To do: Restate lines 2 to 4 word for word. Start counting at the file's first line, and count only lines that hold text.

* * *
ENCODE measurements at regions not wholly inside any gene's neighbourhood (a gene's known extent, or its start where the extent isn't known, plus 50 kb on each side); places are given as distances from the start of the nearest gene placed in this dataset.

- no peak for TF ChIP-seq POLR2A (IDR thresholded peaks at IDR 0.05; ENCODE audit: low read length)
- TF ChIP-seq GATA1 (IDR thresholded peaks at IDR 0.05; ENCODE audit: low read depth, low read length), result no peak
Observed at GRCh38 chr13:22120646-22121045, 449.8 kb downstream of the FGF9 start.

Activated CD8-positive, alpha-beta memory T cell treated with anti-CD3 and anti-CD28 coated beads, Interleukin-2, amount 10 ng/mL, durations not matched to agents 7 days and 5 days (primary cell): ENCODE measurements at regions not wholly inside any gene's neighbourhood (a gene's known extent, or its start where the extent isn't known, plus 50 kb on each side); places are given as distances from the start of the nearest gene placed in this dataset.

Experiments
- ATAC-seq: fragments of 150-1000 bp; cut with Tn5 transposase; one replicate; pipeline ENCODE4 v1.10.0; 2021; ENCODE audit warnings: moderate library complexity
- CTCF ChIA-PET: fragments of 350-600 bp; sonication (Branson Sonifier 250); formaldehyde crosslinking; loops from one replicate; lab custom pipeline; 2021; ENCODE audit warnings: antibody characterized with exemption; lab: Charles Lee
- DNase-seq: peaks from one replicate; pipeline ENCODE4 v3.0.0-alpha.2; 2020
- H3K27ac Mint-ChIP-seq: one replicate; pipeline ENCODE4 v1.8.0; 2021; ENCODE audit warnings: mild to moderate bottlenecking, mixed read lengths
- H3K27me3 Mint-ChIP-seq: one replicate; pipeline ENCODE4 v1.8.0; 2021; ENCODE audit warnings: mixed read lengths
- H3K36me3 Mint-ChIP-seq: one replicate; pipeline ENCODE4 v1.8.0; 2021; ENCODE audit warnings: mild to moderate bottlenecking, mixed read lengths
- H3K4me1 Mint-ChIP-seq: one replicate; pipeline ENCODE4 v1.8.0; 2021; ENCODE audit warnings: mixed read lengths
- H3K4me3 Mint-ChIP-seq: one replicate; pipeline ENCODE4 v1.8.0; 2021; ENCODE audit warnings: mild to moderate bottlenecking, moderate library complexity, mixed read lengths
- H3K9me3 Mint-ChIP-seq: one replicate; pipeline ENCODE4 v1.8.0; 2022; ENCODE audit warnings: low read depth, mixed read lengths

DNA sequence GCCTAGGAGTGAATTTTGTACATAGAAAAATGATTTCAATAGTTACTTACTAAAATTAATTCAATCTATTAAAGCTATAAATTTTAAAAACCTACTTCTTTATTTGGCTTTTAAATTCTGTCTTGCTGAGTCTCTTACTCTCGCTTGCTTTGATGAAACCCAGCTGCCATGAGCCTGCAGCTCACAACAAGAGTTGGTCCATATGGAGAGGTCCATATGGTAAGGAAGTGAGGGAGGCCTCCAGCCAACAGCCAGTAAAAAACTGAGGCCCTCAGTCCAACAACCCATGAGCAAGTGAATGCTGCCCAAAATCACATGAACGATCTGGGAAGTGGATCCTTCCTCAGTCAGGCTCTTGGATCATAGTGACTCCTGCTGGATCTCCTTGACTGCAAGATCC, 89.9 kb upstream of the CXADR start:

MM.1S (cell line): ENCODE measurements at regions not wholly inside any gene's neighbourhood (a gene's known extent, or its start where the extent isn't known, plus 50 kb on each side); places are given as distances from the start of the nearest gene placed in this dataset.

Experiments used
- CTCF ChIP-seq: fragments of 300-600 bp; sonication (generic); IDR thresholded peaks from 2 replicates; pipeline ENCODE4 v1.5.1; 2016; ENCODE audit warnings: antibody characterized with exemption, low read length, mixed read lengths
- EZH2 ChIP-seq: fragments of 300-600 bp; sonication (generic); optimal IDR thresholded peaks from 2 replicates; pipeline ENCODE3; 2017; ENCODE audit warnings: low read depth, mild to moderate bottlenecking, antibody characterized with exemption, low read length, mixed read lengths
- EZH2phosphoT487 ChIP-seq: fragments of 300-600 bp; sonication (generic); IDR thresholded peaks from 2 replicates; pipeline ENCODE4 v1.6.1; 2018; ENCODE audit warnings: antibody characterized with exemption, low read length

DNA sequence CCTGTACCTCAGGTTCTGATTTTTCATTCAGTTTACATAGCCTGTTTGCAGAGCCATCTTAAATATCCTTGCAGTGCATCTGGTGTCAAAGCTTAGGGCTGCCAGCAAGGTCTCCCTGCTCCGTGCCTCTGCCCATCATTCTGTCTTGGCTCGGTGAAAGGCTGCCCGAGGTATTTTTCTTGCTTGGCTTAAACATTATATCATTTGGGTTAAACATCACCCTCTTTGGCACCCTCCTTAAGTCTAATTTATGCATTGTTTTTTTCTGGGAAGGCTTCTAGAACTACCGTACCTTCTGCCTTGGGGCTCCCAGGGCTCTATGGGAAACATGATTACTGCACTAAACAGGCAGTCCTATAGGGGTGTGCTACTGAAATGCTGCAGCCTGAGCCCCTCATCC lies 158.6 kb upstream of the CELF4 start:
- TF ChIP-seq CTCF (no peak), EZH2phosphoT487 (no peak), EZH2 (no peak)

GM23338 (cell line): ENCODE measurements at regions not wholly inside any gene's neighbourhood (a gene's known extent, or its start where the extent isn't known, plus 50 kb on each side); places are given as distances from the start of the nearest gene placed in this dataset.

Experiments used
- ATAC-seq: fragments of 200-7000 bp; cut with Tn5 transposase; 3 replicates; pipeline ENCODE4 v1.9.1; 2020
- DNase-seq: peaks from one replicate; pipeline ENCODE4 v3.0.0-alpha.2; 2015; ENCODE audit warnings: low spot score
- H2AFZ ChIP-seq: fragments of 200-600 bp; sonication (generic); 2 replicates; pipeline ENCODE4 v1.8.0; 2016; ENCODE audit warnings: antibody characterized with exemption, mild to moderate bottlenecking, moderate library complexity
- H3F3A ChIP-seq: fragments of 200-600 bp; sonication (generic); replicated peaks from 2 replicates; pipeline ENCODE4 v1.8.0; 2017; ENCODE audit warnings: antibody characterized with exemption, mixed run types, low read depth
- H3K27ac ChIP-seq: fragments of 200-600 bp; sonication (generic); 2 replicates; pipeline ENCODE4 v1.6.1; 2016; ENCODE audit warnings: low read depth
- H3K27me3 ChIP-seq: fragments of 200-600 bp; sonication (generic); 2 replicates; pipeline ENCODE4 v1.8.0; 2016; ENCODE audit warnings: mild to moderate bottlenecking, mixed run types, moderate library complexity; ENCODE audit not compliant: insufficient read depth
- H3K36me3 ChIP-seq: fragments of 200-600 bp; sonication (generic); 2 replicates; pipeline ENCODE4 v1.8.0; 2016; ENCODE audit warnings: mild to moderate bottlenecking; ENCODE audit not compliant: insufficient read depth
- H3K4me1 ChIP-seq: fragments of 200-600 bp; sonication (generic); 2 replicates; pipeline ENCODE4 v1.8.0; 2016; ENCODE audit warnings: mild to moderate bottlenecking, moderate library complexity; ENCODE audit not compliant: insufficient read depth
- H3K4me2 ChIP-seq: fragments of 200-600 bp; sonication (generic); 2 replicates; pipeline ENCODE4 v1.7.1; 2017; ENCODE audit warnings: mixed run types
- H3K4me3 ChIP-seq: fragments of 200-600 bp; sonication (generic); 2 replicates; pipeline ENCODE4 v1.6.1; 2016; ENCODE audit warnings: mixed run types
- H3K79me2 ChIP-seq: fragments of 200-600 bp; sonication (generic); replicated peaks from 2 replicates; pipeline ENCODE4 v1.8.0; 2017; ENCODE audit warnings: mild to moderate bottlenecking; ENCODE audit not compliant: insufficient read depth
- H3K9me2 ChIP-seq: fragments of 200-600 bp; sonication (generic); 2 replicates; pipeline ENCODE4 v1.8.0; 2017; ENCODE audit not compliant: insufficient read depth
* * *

- no peak for TF ChIP-seq POLR2A (IDR thresholded peaks at IDR 0.05; ENCODE audit: low read length)
- TF ChIP-seq GATA1 (IDR thresholded peaks at IDR 0.05; ENCODE audit: low read depth, low read length), result no peak
Observed at GRCh38 chr13:22120646-22121045, 449.8 kb downstream of the FGF9 start.